Behind the Scenes: Hard Target

Behind the Scenes: Hard Target


Weekly analysis with Sam Morgan

The European Union’s main way of achieving its various goals is by setting the 27 member countries targets that they must hit by a certain deadline. But the very philosophy of setting targets is a tricky beast to tame.

The logic is rather simple: EU priorities say, for example, that the bloc needs to use more renewable energy. So policymakers throw together a bunch of numbers, come up with targets for governments to hit, an agreement is brokered and its implemented.

By the deadline day, countries have either missed or exceeded their targets and are then either given a reprimand and told to meet it as soon as possible or, in some cases, fined for falling short.

But should targets be set so that member states can easily meet them or should the whole exercise be geared towards extracting the maximum potential possible out of each country? The EU’s current institutional makeup limits its options somewhat.

BRUSSELS BEHIND THE SCENES includes weekly analysis not found anywhere else, as Sam Morgan helps you make sense of what is happening in Brussels. If you want to receive Brussels Behind the Scenes straight to your inbox every week, subscribe to the newsletter here.

This week, climate think-tank Ember released freshly crunched numbers that suggest the EU is going to get at least 45% of its energy from renewable sources by the time 2030 arrives.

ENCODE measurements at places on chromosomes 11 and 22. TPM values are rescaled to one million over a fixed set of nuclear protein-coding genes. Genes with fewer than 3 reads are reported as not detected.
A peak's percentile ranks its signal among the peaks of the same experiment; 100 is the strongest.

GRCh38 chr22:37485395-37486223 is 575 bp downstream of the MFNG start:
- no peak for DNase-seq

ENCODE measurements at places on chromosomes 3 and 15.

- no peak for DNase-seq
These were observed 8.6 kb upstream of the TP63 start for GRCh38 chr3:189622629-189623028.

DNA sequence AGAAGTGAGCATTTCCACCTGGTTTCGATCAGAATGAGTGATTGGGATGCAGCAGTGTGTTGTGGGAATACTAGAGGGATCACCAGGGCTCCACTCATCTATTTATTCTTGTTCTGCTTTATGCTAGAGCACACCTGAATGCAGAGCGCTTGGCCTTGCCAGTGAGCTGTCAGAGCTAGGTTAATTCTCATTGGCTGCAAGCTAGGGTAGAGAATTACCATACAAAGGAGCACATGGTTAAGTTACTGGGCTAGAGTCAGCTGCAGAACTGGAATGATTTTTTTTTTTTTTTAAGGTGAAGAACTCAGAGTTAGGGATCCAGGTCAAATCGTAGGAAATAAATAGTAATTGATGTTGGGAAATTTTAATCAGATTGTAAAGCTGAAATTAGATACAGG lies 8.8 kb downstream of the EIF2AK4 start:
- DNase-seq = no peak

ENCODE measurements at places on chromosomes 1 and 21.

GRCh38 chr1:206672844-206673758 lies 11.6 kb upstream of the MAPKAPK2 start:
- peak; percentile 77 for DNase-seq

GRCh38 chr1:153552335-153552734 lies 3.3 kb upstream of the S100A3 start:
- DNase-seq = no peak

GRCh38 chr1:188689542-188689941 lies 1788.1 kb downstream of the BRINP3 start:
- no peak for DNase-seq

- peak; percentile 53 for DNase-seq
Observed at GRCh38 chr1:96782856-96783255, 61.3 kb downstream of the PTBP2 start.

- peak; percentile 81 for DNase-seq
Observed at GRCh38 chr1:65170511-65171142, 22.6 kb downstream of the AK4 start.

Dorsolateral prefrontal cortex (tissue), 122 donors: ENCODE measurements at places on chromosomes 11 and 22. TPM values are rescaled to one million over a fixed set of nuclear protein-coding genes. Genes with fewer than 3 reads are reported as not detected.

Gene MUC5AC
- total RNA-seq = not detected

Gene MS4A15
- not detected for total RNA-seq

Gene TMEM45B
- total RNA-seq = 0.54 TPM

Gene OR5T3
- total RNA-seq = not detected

That is based on data that shows a much higher-than-expected rollout of clean energy technologies like solar panels and ultra-efficient heatpumps. Policies take note, the market is hungry for more green power.

But the current renewables target is just 40% and although behind-doors negotiations are still ongoing, the maximum expected from those talks would be an increase to 45%, the lower end of Ember’s calculations.

Indeed, the final outcome might not even hit 45%. A small group of member states are not keen and a repeat of the last big round of talks in 2018, which settled on a split-the-difference outcome of 32.5%, might be repeated.

This would be a farcical result given this latest batch of data, what the International Energy Agency has been bullishly saying about clean power recently and the turbocharging effect Russia’s illegal Ukraine invasion has had on the sector.

The process is rather hamstrung by the current European Commission, which has right from the start branded itself as ‘geopolitical’ with an emphasis on the ‘political’. That has a marked impact on its work right across the board.

When the Commission proposes new legislation, standards, targets and so on – which must run the full gauntlet of seeking Parliament and Council approval – it does so with that political process in mind.

A fully technocratic institution would identify the problem, work out what is needed to fix it and publish a plan or strategy to that end, political ramifications be damned.

But this Commission wants to keep a political role for itself, in order to give its decisions more clout and make them more effective out there in the real world. That erodes its capacity to do what is required to some extent.